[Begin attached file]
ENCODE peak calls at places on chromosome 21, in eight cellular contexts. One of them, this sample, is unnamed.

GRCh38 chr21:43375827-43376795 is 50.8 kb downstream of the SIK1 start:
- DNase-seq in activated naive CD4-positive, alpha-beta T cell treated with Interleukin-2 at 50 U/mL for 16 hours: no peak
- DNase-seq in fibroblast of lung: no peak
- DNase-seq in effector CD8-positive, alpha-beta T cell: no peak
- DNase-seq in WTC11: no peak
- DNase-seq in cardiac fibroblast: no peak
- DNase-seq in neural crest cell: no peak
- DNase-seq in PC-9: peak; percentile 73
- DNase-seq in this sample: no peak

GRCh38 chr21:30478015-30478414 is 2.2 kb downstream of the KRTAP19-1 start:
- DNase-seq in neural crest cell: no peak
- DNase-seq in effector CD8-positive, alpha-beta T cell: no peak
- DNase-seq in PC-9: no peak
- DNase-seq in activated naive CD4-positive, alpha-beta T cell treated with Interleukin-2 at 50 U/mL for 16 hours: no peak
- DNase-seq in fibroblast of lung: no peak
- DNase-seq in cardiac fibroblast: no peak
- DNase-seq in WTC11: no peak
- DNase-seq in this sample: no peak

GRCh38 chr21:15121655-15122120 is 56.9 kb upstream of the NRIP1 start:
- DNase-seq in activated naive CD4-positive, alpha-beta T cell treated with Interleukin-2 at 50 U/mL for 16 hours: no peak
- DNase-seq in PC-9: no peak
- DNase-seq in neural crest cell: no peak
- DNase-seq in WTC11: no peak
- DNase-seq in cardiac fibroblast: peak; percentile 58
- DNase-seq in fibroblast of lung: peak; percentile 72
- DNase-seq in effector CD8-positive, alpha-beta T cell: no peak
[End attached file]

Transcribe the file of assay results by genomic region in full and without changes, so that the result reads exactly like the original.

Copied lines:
ENCODE peak calls at places on chromosome 21, in eight cellular contexts. One of them, this sample, is unnamed.

GRCh38 chr21:43375827-43376795 is 50.8 kb downstream of the SIK1 start:
- DNase-seq in activated naive CD4-positive, alpha-beta T cell treated with Interleukin-2 at 50 U/mL for 16 hours: no peak
- DNase-seq in fibroblast of lung: no peak
- DNase-seq in effector CD8-positive, alpha-beta T cell: no peak
- DNase-seq in WTC11: no peak
- DNase-seq in cardiac fibroblast: no peak
- DNase-seq in neural crest cell: no peak
- DNase-seq in PC-9: peak; percentile 73
- DNase-seq in this sample: no peak

GRCh38 chr21:30478015-30478414 is 2.2 kb downstream of the KRTAP19-1 start:
- DNase-seq in neural crest cell: no peak
- DNase-seq in effector CD8-positive, alpha-beta T cell: no peak
- DNase-seq in PC-9: no peak
- DNase-seq in activated naive CD4-positive, alpha-beta T cell treated with Interleukin-2 at 50 U/mL for 16 hours: no peak
- DNase-seq in fibroblast of lung: no peak
- DNase-seq in cardiac fibroblast: no peak
- DNase-seq in WTC11: no peak
- DNase-seq in this sample: no peak

GRCh38 chr21:15121655-15122120 is 56.9 kb upstream of the NRIP1 start:
- DNase-seq in activated naive CD4-positive, alpha-beta T cell treated with Interleukin-2 at 50 U/mL for 16 hours: no peak
- DNase-seq in PC-9: no peak
- DNase-seq in neural crest cell: no peak
- DNase-seq in WTC11: no peak
- DNase-seq in cardiac fibroblast: peak; percentile 58
- DNase-seq in fibroblast of lung: peak; percentile 72
- DNase-seq in effector CD8-positive, alpha-beta T cell: no peak